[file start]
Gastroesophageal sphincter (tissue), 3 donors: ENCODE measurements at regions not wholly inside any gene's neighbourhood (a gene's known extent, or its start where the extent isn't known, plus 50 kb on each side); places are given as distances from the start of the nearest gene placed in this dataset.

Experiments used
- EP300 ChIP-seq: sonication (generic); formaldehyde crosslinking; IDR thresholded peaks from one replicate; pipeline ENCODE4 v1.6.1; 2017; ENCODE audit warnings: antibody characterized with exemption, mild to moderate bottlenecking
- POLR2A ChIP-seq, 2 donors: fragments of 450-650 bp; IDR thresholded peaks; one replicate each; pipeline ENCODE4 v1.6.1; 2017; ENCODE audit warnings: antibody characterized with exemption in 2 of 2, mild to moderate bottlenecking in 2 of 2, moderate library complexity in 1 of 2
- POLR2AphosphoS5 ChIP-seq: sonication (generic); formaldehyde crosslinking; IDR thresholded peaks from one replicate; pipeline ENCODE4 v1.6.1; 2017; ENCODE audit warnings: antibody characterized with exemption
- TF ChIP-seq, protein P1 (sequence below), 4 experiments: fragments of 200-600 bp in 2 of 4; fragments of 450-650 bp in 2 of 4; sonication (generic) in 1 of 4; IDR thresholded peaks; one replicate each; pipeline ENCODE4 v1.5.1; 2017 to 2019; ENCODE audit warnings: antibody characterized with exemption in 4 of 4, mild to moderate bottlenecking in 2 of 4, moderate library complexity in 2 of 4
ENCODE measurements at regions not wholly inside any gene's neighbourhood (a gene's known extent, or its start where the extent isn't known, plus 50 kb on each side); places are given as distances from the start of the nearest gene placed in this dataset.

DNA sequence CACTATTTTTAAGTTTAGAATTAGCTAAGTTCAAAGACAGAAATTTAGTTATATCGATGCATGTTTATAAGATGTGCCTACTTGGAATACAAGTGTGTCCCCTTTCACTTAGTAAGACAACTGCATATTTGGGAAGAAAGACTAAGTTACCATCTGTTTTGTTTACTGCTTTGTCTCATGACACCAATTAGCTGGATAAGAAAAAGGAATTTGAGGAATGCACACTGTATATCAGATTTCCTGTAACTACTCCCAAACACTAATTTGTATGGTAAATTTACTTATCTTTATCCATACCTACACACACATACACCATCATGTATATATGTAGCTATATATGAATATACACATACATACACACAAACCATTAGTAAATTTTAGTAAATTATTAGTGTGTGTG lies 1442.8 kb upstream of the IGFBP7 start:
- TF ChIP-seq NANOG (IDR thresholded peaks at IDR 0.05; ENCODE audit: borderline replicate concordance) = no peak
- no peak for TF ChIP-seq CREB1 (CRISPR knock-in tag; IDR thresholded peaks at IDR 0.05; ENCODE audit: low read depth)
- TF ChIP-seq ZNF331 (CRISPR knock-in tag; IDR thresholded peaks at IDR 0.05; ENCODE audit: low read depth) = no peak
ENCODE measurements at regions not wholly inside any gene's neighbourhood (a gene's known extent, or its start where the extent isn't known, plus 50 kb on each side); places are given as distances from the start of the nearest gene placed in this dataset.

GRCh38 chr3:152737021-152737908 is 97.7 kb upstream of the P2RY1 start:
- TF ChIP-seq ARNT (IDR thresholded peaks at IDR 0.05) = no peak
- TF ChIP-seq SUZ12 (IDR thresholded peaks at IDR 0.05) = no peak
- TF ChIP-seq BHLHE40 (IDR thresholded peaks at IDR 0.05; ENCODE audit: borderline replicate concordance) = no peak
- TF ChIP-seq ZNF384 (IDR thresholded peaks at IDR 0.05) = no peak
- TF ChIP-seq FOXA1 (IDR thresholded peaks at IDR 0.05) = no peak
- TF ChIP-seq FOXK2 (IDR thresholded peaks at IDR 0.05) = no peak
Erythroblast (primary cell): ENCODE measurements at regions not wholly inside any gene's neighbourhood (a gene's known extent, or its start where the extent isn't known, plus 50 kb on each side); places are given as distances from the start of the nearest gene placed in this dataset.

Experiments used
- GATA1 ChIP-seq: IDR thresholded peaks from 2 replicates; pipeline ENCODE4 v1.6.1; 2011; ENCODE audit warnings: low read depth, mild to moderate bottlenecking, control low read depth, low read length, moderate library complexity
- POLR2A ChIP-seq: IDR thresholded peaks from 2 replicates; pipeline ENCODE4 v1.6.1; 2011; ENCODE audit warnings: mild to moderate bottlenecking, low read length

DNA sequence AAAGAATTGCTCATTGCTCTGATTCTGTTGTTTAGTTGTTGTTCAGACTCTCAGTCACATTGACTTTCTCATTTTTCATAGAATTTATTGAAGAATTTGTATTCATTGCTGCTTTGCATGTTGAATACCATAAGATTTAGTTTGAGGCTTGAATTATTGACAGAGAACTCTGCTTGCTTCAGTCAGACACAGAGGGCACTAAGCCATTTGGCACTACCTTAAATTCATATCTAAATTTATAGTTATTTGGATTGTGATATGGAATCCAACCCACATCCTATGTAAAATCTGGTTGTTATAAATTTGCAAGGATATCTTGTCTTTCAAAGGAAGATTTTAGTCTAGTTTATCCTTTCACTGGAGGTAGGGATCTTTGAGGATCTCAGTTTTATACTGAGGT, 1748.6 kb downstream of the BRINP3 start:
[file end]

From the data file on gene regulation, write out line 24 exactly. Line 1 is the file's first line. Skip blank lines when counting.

DNA sequence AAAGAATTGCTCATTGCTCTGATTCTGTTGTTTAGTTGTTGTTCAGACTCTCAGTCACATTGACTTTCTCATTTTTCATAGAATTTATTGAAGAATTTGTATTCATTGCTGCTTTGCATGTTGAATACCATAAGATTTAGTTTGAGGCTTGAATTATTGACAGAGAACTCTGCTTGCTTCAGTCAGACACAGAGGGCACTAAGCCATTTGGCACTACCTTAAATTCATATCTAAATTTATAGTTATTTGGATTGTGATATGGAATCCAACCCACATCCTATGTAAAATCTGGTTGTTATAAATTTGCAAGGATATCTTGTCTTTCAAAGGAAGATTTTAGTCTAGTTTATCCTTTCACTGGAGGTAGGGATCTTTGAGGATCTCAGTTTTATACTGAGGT, 1748.6 kb downstream of the BRINP3 start: